Now in light of the drownings, WildPlaces will conduct an Introduction to Swift Water Rescue for our volunteers, staff, and the public and will occur on May 13th from 1 p.m. until 4 p.m. at the WildLeaders Training in Springville (5/13-14).

See and fb for details and to sign up. Space is limited. THIS IS ONLY AN INTRODUCTION AND CARRIES NO CERTIFICATION UPON COMPLETION.

The WildLeaders Training will also cover basic risk management in field settings, orienteering, and first aid. Cost is free to WildPlaces' volunteers and $10-25 (sliding scale) for all others. Gotta register by reaching Mehmet at 760.447.1702 and

Moving Forward with Tragic Loss on the Rivers


May 6, 2017


Staff, Board, and volunteers of WildPlaces offer sincere condolences to the families and friends of the drowning victims on the Tule and Kern Rivers during recent high waters. In addition to the loss of human lives, these accidents have tarnished the reputation of the rivers as places of respite and relaxation. Enforcement and management agencies will close many if not all sites including trails in an effort to "protect" the public. These sites (above and below "The Stairs") are the only free sites, which WildPlaces’ Rio Limpio Program adopted over 8 years ago in an attempt to increase personal responsibility and understanding of the critical role rivers play in our communities’ health.

Prior to these tragic accidents, WildPlaces’ position in light of increased use on the river and resulting environmental impacts plus reduced federal budgets was to agree to the temporary closure of no more than 1/3 of the sites, allowing WildPlaces to oversee the remaining. Now any such discussion will be difficult.

I don’t think that closing the sites entirely is the best response. What is needed is more, not less, exposure to and education about this single most important element of the region – the Tule and Kern Rivers. The last thing we want is for people to stop coming here. Already we are dealing with generational gaps in getting communities outdoors. Taking use away will only exacerbate the problem.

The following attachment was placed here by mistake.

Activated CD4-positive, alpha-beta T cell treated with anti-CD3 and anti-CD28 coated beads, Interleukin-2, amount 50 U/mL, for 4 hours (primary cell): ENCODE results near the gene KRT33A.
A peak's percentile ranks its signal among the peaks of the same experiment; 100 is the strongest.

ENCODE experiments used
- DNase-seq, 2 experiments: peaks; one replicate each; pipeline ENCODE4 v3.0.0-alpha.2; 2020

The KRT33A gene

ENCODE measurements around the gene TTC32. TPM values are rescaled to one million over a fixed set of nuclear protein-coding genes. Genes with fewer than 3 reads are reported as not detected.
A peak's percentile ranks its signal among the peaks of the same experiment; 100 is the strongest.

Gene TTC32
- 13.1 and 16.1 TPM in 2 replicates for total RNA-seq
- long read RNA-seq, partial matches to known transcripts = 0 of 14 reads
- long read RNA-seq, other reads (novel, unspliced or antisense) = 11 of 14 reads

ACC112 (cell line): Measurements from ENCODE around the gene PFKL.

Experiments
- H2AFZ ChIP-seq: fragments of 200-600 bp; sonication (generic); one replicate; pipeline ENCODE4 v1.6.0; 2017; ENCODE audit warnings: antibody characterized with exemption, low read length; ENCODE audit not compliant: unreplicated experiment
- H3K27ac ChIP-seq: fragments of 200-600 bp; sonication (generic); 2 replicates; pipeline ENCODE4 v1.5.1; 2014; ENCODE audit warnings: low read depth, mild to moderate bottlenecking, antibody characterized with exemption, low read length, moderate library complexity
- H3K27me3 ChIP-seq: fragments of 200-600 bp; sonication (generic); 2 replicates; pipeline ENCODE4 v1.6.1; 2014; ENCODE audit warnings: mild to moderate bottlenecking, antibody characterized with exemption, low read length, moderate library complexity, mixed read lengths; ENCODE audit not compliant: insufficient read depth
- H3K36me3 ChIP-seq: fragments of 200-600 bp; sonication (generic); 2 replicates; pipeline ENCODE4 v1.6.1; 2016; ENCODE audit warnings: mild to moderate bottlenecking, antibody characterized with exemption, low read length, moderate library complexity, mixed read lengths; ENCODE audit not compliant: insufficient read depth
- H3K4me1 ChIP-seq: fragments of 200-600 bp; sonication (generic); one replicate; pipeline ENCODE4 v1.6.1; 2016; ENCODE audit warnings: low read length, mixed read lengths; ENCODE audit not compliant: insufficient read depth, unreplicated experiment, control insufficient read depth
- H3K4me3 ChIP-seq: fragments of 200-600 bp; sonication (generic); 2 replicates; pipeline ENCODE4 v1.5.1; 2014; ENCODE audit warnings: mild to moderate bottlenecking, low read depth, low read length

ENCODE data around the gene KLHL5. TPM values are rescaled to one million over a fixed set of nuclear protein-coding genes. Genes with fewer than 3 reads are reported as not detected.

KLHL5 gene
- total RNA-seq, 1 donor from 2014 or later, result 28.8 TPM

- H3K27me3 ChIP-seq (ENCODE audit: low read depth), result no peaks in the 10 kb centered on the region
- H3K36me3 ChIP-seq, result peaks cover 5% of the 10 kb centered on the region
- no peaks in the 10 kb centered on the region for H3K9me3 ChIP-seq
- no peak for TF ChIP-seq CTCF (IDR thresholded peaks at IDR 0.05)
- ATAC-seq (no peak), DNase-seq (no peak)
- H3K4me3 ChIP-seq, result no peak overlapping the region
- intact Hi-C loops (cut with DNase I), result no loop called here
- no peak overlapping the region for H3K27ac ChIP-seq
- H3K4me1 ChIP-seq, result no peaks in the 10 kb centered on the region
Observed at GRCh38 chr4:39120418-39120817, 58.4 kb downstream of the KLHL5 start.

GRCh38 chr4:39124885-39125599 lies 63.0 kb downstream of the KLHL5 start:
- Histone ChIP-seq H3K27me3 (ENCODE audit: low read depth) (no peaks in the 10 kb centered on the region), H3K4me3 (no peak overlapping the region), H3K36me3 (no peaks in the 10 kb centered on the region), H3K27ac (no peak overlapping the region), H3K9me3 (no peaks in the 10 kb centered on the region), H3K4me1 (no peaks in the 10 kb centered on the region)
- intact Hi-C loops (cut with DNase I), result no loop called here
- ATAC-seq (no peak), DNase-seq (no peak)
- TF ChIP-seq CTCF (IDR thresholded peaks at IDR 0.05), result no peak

The Rio Limpio program has made significant headway by inspiring responsible recreation use. It is a progression of education that some feel will falter when access is denied.

In response to these recent events, WildPlaces will conduct Swift Water Safety workshop that are available to the public. Additionally, WildPlaces has secured financial support to design and strategically place signage that reminds folks that risks are present and how to manage those risks to reduce incident. The first workshop will occur on May 13th from 1 p.m. until 4 p.m. during the annually scheduled two-day WildLeaders Guide Training in Springville held May 13 – 14, 2017. (See and fb for details and to sign up. Space is limited.)

This is an introductory workshop and is not to replace full Swift Water Rescue Training taught by certified trainers. The WildLeaders Training will also cover basic risk management in field settings, orienteering, and first aid. Cost is free to WildPlaces' volunteers and $10-25 (sliding scale) for all others. Participants must register by reaching Mehmet at 760.447.1702 and

We must always respect nature. With all the beauty and free serves provided by the river like air and water, we cannot simply close it off to the world. Let’s learn from this terrible sacrifice to become better, more prepared river warriors! 




Two Spirit Gatherings

Two Spirit (also two-spirit or twospirit) is a modern term used to describe certain spiritual people who may also be gay, lesbian, bisexual, and gender-variant.

 "Two Spirit" is not interchangeable with most words currently used in western culture such as LGBTQ, Queer, Gay, etc.  This title differs from most western, mainstream definitions of sexuality and gender identity in that it is not so much about whom one sleeps with, or how one personally identifies; rather, it is a sacred, spiritual and ceremonial role that is recognized and confirmed by the Elders of the Two Spirit's ceremonial community.

A Gathering of Two Spirit People is being organized now to be held on the Tule River in the southern Sierra Nevada Mountains of California within the Giant Sequoia National Monument April 14-16th, 2017. 


Registration is required for this free event. Upon registration, you will be directed to receive, review, and complete (where requested) the following:

  1. Liability Waiver and Medical History are required. Complete and return by email or bring it along when you come.
  2. Guidelines for the Land upon which the event is held.
  3. Personal/Suggested Gear List
  4. Map Directions

The Land

The land is a 12-acre homestead located on both sides of the Tule River at 1,200 feet within the Blue Oak Woodlands in the foothills of the southern Sierra Nevada mountains within the Sequoia National Forest/Giant Sequoia National Monument.